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Women Lured By Modeling Gigs, Coerced Into Porn, Win $13M In Lawsuit

One by one, amateur models came across the Craigslist ad that promised to help launch their careers. And one by one, those women learned they were expected to do more than just pose for pictures.

A California judge has ruled that the owners of a San Diego-based pornographic website has to pay $13 million in damages after they defrauded 22 women in order to get them to perform in explicit videos. The women were told the videos would never be posted to the Internet. They were told no one would ever find out their true identity. According to San Diego Superior Court Judge Kevin Enright, those were lies.

"Defendants take considerable, calculated steps to falsely assure prospective models that their videos will never be posted online, come to light in the United States, or be seen by anyone who might know them," Enright wrote.

In the scheme, the website GirlsDoPorn and other affiliated sites would offer thousands of dollars to women to participate in a pornographic video. They would fly a woman to San Diego, take her to a hotel room, and pressure her to sign a contract quickly without reading it. Sometimes they would ply her with alcohol and marijuana.

The women were told that the videos would only be shipped on DVDs to customers overseas. If the women were unsure about participating, they would be connected with so-called "reference models" to reassure them. Those models were paid to lie about where the videos would be released.

Despite those promises, the court said, GirlsDoPorn did exactly the opposite — publishing the videos on their paid subscription websites and posting some to popular free pornographic websites. Models' names and numbers were posted to a site called PornWikiLeaks. Online trolls would spread that information to the women's social circles, including friends, family and employers.

"Defendants immediately benefitted from doxxing of their models," the judge said. "Publication and dissemination of the models' names and personal information increased views and traffic to Defendants' tube channels, increased name ID for their brand, and boosted subscription sales."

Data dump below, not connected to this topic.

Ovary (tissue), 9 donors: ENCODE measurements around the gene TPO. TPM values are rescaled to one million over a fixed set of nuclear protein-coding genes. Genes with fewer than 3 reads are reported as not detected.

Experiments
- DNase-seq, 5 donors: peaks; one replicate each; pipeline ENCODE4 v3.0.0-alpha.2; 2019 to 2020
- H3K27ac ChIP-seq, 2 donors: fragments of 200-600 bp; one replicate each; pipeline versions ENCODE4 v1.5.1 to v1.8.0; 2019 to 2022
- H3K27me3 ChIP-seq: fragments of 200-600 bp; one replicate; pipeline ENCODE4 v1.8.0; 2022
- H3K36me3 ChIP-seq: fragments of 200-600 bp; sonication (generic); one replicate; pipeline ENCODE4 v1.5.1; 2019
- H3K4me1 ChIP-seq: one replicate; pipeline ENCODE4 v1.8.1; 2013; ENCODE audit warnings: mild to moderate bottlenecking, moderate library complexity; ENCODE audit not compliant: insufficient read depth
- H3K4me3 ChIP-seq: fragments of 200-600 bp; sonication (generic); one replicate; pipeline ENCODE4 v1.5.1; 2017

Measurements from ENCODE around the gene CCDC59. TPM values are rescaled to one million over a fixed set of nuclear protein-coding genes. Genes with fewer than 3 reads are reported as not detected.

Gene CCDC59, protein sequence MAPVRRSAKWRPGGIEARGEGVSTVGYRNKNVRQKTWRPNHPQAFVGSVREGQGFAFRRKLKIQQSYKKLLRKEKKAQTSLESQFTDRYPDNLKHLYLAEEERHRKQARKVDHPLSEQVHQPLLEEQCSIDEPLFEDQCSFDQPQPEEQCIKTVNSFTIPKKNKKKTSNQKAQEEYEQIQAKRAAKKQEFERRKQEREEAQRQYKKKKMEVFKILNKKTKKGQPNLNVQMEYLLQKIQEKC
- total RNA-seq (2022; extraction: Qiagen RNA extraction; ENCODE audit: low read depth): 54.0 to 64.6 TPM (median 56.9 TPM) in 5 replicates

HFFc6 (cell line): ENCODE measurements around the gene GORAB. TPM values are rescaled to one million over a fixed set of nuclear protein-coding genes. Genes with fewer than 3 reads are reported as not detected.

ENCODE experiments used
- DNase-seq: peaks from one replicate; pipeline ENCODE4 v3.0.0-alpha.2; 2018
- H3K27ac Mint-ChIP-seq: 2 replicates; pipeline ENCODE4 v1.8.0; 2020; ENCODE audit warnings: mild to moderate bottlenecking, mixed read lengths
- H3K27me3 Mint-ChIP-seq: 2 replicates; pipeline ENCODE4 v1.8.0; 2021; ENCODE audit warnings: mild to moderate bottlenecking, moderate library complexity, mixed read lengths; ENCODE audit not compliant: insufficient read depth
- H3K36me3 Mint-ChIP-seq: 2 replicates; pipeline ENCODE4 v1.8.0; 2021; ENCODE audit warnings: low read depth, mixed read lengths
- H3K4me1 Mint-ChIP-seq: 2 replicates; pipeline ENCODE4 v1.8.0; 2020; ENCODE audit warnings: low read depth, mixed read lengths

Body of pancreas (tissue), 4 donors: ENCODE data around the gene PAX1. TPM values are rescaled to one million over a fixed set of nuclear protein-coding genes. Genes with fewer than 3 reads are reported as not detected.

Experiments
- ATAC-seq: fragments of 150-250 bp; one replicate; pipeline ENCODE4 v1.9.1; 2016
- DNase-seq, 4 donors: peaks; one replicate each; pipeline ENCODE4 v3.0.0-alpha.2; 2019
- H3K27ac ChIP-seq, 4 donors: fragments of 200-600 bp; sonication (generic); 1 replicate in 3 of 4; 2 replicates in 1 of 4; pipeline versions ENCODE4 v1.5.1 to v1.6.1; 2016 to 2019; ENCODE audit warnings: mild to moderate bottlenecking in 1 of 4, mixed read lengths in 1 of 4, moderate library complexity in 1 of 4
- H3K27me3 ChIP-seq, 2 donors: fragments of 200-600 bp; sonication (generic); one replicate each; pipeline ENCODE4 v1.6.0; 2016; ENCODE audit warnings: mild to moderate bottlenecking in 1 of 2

"As a result, Plaintiffs have suffered and continue to suffer far-reaching and often tragic consequences," Enright wrote. "They have experienced severe harassment, emotional and psychological trauma, and reputational harm; lost jobs, academic and professional opportunities, and family and personal relationships; and had their lives derailed and uprooted. They have become pariahs in their communities. Several Plaintiffs have become suicidal."

The online leaks actually helped build the case against the websites, said attorney Brian Holm, one of the attorneys for the women. Holm told NPR that they contacted the women whose names appeared on PornWikiLeaks, and kept hearing the same stories. The lawsuit was initially filed on behalf of four women; after some initial media attention, Holm and the attorneys were flooded with calls. Ultimately 22 women were part of the lawsuit against the sites.

GirlsDoPorn had argued that each model signed legally binding documents releasing all rights to the videos and consenting to publication online. But the judge said those weren't enforceable contracts because they "contain vague, incomprehensible language," and because the women's signatures were obtained through "fraud, intimidation, and coercion."

"When a Plaintiff asked for time to read the documents or inquired about their contents, Defendants became ill-tempered and told them that there was no time," Enright wrote.

"It is outrageous. Reprehensible. Every polite phrase that you can use to describe conduct," said attorney Ed Chapin, managing partner of Sanford Heisler Sharp, LLP, which worked on the case. Chapin told NPR that in addition to offering financial compensation, the websites also have to take down the Internet postings and let the women know that "friends and loved ones may see it — so if you want to be paid money, then you've got to understand what the potential problems are."

The defendants include website owners Michael James Pratt and Matthew Isaac Wolfe, as well as porn actor Ruben Andre Garcia. While the trial was going on, the men were charged with sex trafficking crimes by the U.S. Attorney's Office for the Southern District of California. Wolfe and Garcia were taken into custody in October; Pratt disappeared before he could be arrested. According to Holm, he is still a fugitive.

Copyright 2020 NPR. To see more, visit https://www.npr.org.

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